Archive for the 'technology' Category

Twittering from the Capital C offsite

The other day, as we sat in the Guvernment on those extremely uncomfortable chairs, little did anyone know that the rest of world was listening in. OK, not the entire world. But anyone who cared about what I had to say on Twitter got highlights of that amazing day.

As I sat in my chair, feeling the numbness creep into my behind, I began Twittering from my cellphone; I felt so empowered. Like a reporter from CNN.

My first post (a.k.a. “Tweet”) was about Doug and the purpose of the day’s event. See the bottom of the list in the image below:


Later on, I Tweeted about Geoff Craig, asking Twitterland: “What’s On Your Highlight Reel?”

There were a few responses from people that follow me or my “Followers”, which you can see I have 28 of. Some of them are fellow Cap C’ers. Others are friends, family and industry experts.

Regardless of who’s following me, the idea is my followers get my Tweets. Some on cellphones; others on a desktop widget like Twitterific. Or on the site Some get them on all 3. It depends.

To put this into context, think about our colleagues that could not make it to the offsite that day. Had they been following joeszabo on Twitter, they would have received the updates throughout the day. Heck, some of them could have Tweeted back, egging Tony on about his GO TEAM sign.

On a more serious note, the Los Angeles Fire Department is using Twitter to send updates as fire ravages through Southern California. Even people who have lost their internet connection as a result of losing their home or damage to the city’s infrastructure, they can still be kept up to date: they just have to follow LAFD on Twitter.

Truly amazing times.

Twittering (a.k.a. Micro Blogging) is beginning to take a stronghold. Google recently acquired Twitter’s competition, so if Google is keen (their stock went over the $700 USD mark today) then pretty much the rest of the world will be.

Just give it time.


Heineken Skypecasts Concert, Connects Musicians, Fans

In September 2006, Heineken and Qi-ideas hosted a live, web concert event featuring the Dutch band Johan and using Skype technology to do something that hadn’t been done before: Skypecasting.

Skypecasting allows up to 100 users to be in direct contact at one time, and unlike podcasting and webcasting, two-way interaction is part of the deal, which means the band could hear the listeners’ applause and questions, just as listeners could hear the band play. As sponsor of the exclusive concert experience, Heineken was able to put its brand front and center at a unique and WOM-worthy musician/fan intersection.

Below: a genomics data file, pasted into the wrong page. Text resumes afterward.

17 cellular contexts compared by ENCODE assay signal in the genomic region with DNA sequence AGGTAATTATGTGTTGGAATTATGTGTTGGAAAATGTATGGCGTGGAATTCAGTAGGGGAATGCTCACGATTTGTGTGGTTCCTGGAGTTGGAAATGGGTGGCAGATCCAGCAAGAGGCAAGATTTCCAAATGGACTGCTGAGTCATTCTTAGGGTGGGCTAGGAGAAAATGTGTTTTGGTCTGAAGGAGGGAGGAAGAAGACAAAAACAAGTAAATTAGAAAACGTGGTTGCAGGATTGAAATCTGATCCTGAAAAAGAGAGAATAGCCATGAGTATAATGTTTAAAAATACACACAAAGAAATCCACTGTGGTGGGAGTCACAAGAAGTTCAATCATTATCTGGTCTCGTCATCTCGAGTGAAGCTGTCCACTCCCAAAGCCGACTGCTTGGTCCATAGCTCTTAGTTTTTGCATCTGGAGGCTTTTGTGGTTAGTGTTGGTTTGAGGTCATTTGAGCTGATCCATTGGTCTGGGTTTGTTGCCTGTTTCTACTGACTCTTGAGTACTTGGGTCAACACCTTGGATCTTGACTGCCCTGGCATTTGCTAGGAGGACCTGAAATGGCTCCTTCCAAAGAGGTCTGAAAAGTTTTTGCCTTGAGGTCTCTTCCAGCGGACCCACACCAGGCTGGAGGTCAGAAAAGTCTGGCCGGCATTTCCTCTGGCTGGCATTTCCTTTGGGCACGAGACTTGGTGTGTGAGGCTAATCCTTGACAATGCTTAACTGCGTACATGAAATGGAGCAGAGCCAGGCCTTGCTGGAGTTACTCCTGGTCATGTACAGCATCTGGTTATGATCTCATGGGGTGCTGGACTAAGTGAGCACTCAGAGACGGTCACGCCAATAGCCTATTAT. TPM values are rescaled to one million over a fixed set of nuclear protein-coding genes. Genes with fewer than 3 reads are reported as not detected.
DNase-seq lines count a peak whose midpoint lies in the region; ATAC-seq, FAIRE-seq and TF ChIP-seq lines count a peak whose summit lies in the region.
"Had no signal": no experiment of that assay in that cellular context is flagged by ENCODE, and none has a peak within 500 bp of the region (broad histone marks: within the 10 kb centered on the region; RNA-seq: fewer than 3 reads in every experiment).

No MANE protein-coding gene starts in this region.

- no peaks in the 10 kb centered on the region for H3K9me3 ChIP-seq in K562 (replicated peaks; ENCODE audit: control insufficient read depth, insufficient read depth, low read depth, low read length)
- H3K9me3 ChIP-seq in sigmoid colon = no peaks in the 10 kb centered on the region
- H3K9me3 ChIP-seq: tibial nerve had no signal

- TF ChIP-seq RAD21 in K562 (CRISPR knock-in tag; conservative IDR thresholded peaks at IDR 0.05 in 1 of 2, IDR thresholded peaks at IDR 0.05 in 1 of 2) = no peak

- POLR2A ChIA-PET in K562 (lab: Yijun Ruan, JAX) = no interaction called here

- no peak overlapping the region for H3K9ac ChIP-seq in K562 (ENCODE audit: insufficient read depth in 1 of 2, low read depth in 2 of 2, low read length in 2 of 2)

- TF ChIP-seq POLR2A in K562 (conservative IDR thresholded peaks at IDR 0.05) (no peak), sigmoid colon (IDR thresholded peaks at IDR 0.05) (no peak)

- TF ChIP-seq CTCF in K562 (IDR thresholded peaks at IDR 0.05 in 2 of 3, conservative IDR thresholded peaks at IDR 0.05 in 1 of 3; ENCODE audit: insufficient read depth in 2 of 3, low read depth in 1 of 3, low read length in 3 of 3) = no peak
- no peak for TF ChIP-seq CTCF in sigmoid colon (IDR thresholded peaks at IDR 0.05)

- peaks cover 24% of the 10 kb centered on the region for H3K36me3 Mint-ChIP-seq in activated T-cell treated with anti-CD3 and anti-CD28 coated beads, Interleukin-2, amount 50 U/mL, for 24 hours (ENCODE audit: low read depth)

The key to a woman’s heart is…a plasma screen TV?!

Interesting study from the Oxygen Network. Apparently, women prefer tech to purses or diamonds.

Touchscreen Bus Shelters in London

Nokia’s latest campaign for the high-end N95 features touch screen games built into the advertising hoardings at London bus stops. It’s a version of the old tile matching game where you flip tiles and attempt to make a pair. See Video

Flash ushers in a new level of product demos


The old P&G formula of problem, solution and show the damn product in action is every art director’s and copywriter’s nightmare. I remember always looking for ways to demonstrate the ubiquitous product shot and still feeling somewhat obligated to include the spot on my demo reel.

With the evolution of flash, I’m coming across more and more sites the take product demos to a whole new level.

This site takes mens suits and uses everyday situations to demonstrate the fabric’s superiority.

Splat the mat uses real time, fast-forwarding to demonstrate how good these car mats are for everyday usage.

Seen any other good uses of flash as a product demo, please reply.

Will Wii Change the Way We Surf?

According to a recent Merrill-Lynch study, by 2011, 30% of American households will own a Wii. If that estimate holds up (and given the Wii’s still-thundering sales figures, there’s no reason to doubt it), about one out of every three U.S. homes will soon have a new kind of Web browser sitting in their living room.

The obvious immediate objection, or course, is “who’s going to browse the Web without a keyboard?”

The most obvious immediate answer: the very young, who already send text messages over their cellphones more than they send IMs over their computers. They’ll acclimate quickly to the keyboard-free Web, and being so popular, developers will figure out ways to integrate the Wii’s pointer/nunchuck controller to Web apps which make the experience increasingly intuitive. (Of course, Nintendo could always go the Xbox route, too, and add a keyboard peripheral for us old school Netizens.)

Couple the Wii’s Internet Channel with the company’s stylus-operated DS handheld getting an Opera browser in June, and it’s easy to see Nintendo becoming the dominant Internet hardware company a few years down the road. Couple that to the growing sophistication and popularity of Web-integrated cellphones, and it’s difficult to see the PC remaining our main means for accessing the Internet for much longer.

So here’s the million dollar question: If the personal computer is no longer essential to the Internet, what happens to all the industries built around it?

July 2018
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